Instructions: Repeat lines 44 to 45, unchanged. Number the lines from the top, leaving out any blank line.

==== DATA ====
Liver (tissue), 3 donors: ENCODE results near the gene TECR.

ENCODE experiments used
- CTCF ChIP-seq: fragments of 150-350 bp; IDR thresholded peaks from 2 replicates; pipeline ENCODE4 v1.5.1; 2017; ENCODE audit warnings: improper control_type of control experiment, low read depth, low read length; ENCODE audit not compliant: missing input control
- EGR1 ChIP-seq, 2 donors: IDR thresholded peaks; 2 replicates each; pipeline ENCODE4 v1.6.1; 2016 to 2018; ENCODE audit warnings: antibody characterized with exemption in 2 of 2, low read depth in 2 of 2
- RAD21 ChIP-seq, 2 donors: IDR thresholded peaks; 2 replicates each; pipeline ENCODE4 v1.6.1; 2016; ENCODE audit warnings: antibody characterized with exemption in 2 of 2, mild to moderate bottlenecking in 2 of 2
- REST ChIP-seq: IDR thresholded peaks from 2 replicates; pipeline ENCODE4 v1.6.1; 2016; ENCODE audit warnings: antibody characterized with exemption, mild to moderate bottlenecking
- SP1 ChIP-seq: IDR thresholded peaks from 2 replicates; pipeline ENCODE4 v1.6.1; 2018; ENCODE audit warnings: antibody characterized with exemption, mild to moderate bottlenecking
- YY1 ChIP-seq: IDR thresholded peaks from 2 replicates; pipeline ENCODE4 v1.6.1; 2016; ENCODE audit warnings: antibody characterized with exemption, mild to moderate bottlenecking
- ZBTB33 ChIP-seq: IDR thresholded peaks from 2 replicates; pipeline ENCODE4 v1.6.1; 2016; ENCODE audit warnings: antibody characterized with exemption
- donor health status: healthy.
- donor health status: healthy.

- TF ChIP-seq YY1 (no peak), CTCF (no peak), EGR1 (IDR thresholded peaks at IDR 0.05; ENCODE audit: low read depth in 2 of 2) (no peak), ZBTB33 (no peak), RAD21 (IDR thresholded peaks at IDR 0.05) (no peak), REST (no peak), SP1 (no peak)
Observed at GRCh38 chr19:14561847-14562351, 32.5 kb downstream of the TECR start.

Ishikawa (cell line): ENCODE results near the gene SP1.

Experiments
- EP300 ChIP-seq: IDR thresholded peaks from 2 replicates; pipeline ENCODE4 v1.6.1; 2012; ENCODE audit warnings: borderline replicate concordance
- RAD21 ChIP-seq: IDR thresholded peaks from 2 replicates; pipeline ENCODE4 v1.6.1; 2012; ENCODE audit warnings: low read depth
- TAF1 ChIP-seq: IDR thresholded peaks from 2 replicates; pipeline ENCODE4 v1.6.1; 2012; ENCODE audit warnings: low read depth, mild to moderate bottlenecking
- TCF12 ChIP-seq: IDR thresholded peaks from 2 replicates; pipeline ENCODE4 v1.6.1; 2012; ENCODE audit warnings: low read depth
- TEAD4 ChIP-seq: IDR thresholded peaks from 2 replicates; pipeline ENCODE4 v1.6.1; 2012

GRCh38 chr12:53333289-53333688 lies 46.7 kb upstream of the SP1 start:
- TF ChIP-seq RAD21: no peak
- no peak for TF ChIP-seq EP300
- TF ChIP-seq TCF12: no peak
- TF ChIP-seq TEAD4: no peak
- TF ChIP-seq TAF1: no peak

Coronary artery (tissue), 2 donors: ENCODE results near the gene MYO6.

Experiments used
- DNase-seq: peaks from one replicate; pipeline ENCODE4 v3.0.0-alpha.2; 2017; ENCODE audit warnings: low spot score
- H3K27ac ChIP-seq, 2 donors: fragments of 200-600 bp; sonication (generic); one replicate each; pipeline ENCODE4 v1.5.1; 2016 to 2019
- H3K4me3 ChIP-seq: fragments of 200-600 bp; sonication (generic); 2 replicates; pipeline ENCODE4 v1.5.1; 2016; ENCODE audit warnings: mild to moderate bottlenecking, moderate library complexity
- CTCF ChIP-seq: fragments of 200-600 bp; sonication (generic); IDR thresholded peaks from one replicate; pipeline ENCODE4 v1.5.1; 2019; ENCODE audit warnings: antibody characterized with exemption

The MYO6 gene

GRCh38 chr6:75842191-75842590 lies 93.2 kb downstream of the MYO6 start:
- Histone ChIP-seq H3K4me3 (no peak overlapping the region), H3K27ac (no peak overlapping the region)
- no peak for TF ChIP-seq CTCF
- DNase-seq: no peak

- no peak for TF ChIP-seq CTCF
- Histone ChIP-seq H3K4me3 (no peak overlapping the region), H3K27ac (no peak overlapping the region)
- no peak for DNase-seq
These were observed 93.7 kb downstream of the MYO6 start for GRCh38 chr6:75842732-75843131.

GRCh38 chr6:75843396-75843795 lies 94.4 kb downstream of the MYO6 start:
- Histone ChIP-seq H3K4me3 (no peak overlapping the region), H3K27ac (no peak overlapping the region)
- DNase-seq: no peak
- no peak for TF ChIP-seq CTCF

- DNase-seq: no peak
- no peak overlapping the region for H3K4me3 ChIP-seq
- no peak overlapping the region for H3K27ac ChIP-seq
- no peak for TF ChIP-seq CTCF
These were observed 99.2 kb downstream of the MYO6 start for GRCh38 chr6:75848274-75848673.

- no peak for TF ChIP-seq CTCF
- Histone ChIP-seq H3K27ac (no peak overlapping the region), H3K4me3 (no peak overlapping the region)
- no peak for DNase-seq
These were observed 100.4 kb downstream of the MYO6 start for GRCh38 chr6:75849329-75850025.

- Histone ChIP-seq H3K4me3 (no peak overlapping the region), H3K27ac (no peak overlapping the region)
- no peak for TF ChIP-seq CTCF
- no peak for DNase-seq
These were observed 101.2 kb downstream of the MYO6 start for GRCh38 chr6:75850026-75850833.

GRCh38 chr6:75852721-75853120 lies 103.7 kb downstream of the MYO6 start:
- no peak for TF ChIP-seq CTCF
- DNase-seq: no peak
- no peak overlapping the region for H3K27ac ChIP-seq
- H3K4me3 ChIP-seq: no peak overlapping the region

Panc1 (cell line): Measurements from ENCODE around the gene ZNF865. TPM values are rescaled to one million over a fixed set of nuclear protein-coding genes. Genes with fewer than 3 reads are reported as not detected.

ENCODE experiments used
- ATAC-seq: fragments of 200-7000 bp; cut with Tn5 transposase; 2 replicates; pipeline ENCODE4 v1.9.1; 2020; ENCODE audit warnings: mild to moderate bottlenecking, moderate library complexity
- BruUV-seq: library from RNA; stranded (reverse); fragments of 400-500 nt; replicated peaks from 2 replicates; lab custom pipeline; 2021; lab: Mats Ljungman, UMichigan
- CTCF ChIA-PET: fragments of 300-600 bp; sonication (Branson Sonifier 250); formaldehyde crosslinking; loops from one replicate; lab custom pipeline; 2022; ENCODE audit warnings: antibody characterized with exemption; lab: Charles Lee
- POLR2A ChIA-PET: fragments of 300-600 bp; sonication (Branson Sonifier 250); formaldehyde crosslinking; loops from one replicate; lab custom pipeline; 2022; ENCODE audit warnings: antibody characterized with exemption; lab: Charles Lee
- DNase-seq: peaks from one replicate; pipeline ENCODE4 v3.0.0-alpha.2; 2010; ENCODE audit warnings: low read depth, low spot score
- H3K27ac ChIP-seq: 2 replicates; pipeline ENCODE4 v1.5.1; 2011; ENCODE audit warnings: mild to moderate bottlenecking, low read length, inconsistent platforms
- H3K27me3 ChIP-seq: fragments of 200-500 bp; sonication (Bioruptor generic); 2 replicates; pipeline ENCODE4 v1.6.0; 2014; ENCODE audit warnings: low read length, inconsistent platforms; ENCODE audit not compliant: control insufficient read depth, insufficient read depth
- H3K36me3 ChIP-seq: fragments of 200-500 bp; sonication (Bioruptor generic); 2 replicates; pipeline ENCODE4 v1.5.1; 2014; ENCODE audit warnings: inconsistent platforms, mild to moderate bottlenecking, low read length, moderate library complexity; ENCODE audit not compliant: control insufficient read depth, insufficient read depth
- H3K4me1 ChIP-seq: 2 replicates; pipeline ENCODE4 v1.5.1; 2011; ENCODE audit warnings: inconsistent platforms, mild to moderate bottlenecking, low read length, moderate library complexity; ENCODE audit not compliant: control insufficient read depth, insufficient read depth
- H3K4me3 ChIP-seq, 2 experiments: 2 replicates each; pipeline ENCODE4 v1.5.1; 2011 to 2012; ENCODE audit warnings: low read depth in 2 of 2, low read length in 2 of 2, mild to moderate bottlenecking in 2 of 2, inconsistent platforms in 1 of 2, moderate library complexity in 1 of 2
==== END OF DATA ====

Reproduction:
- DNase-seq: no peak
- no peak for TF ChIP-seq CTCF